“Our immersion in the details of crises that have arisen over the past eight centuries and in data on them has led us to conclude that the most commonly repeated and most expensive investment advice ever given in the boom just before a financial crisis stems from the perception that ‘this time is different.’ That advice, that the old rules of valuation no longer apply, is usually followed up with vigor. Financial professionals and, all too often, government leaders explain that we are doing things better than before, we are smarter, and we have learned from past mistakes. Each time, society convinces itself that the current boom, unlike the many booms that preceded catastrophic collapses in the past, is built on sound fundamentals, structural reforms, technological innovation, and good policy.”
– This Time is Different (Carmen M. Reinhart and Kenneth Rogoff)
When does a potential crisis become an actual crisis, and how and why does it happen? Why did most everyone believe there were no problems in the US (or Japanese or European or British) economies in 2006? Yet now we are mired in a very difficult situation. “The subprime problem will be contained,” said now controversially confirmed Fed Chairman Bernanke, just months before the implosion and significant Fed intervention. I have just returned from Europe, and the discussion often turned to the potential of a crisis in the Eurozone if Greece defaults….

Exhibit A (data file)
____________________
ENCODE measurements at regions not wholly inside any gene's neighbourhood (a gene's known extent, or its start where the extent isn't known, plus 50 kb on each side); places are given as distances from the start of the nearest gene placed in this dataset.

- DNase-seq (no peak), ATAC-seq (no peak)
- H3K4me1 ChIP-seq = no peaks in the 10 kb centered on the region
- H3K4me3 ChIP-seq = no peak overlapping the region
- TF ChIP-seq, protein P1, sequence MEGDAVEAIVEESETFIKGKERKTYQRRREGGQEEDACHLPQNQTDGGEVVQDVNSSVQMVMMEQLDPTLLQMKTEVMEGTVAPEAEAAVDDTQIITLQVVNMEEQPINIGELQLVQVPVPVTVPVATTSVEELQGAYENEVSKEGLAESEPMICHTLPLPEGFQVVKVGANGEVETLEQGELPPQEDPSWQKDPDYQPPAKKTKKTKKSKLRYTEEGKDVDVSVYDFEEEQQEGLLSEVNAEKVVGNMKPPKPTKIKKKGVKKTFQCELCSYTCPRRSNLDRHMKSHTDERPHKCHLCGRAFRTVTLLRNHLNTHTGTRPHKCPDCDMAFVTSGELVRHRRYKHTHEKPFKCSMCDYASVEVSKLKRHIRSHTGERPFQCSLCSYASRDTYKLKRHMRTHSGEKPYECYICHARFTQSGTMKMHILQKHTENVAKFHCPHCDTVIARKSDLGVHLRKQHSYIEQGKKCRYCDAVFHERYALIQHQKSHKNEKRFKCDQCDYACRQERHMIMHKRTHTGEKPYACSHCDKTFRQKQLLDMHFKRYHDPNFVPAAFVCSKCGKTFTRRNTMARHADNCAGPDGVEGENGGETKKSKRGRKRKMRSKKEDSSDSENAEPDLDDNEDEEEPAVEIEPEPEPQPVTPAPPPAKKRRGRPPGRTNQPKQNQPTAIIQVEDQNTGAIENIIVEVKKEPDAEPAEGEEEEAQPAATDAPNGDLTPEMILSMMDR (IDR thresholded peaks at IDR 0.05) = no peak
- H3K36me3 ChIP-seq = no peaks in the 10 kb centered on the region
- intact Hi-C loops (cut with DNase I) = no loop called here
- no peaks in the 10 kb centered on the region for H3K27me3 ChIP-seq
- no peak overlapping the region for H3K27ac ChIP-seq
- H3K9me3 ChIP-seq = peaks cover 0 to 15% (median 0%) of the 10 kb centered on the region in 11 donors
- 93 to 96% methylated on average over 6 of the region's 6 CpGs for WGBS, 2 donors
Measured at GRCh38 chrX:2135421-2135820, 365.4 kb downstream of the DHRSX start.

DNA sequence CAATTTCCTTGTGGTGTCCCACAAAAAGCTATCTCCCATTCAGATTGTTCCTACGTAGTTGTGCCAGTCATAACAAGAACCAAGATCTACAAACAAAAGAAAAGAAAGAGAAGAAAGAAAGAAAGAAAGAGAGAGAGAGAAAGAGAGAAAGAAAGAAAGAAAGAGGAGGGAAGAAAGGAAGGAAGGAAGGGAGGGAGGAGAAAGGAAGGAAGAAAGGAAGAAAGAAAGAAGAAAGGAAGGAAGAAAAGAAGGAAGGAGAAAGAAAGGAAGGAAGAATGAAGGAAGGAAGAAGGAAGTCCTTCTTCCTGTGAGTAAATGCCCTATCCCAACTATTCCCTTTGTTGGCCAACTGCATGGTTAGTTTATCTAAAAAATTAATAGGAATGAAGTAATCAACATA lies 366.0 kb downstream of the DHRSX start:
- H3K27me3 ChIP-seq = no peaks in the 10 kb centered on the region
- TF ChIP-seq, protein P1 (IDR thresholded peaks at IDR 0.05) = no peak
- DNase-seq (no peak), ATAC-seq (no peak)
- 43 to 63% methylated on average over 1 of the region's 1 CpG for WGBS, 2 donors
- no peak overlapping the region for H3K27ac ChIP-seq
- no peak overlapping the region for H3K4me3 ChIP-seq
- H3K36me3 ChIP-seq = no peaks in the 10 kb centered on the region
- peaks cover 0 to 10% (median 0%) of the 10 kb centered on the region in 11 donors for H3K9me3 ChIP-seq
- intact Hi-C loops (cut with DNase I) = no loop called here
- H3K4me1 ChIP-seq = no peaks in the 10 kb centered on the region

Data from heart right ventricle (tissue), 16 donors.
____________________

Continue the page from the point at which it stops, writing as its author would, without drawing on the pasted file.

Greece is running a budget deficit of 12.5%. Under the Maastricht Treaty, they are supposed to keep it at 3%. Their GDP was $374 billion in 2008 (about â‚¬240 billion). If they can cut their budget deficit to 10% this year, that means they will need to go into the bond market for another â‚¬25 billion or so. But they already have a problem with rising debt. Look at the following graph on the debt of various countries….
When Russia defaulted on its debt and sent the world into crisis in 1998, they had total debt of only â‚¬51 billion. Greece now has â‚¬254 billion and added another â‚¬8 billion this week, and needs to add another â‚¬24 billion (or so) later this year. That’s a debt-to-GDP ratio of over 100%, well above the limit of the treaty, which is 60%.
Read it all.